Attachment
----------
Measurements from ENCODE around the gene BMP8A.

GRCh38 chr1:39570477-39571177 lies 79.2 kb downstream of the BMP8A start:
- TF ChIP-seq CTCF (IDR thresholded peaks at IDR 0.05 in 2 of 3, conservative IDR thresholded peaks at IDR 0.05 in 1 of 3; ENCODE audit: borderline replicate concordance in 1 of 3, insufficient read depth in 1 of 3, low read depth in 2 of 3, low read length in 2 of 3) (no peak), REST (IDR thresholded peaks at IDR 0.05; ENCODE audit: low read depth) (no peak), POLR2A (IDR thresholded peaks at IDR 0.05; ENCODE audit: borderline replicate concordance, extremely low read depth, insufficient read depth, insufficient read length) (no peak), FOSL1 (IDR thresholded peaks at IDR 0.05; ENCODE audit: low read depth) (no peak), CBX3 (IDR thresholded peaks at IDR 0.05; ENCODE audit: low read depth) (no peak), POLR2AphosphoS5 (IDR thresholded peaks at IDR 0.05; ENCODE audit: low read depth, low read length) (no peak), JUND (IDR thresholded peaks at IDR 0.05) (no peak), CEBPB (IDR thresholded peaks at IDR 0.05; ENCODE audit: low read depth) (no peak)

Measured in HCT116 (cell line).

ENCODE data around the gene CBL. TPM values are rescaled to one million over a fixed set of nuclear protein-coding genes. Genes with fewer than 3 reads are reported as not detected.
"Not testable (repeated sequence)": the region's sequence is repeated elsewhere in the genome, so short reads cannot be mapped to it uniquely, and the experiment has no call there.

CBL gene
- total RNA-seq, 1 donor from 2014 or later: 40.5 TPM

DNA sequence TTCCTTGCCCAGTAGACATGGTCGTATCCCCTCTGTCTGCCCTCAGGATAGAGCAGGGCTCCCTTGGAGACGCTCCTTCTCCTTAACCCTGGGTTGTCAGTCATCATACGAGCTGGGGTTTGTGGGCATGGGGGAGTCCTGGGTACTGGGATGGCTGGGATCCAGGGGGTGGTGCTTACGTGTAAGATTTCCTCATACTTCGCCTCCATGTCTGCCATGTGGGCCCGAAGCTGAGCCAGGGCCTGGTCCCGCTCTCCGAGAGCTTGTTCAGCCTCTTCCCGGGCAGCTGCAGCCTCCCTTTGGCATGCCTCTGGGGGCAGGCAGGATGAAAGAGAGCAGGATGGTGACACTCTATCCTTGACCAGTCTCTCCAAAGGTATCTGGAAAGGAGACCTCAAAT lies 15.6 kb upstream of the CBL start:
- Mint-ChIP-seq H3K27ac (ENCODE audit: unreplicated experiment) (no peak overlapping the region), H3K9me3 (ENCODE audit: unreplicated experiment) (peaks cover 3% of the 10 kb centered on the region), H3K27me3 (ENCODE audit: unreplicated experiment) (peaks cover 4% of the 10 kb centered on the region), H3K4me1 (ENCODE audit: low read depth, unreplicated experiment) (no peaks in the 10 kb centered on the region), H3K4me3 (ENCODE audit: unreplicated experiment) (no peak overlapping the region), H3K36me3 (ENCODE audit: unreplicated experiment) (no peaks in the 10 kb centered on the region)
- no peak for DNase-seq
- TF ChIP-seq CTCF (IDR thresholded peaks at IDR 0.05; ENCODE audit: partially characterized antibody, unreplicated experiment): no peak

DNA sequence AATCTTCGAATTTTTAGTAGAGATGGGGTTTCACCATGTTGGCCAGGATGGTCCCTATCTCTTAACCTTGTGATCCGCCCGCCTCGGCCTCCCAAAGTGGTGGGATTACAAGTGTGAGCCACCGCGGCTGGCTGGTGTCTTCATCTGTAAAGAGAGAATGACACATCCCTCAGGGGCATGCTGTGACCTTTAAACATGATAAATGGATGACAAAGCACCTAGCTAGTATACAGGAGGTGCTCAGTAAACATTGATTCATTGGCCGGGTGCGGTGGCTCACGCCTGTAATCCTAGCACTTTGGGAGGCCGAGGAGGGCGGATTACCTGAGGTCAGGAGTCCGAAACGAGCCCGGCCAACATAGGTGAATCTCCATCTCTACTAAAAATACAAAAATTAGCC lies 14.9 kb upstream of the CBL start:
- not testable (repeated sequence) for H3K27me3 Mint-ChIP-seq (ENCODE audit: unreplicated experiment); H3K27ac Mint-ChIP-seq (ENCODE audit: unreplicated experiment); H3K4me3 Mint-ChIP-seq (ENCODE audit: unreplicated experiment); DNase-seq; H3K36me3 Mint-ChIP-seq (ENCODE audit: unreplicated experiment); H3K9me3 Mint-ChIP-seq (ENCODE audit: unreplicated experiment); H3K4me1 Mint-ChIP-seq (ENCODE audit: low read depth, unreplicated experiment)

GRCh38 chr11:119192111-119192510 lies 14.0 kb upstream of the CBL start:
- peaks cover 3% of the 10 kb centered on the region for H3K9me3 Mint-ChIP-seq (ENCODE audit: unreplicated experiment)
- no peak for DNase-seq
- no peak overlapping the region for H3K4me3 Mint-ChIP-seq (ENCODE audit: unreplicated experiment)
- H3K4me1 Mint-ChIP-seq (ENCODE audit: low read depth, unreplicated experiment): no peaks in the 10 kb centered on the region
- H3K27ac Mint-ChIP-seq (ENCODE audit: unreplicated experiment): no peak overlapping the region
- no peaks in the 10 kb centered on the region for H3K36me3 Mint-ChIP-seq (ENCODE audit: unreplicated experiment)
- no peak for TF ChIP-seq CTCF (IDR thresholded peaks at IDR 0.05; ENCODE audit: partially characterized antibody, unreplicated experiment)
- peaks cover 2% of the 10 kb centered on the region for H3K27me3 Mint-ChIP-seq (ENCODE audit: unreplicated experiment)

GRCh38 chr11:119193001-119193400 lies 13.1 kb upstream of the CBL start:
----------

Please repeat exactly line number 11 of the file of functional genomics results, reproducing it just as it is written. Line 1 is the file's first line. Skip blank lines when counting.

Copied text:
- no peak for DNase-seq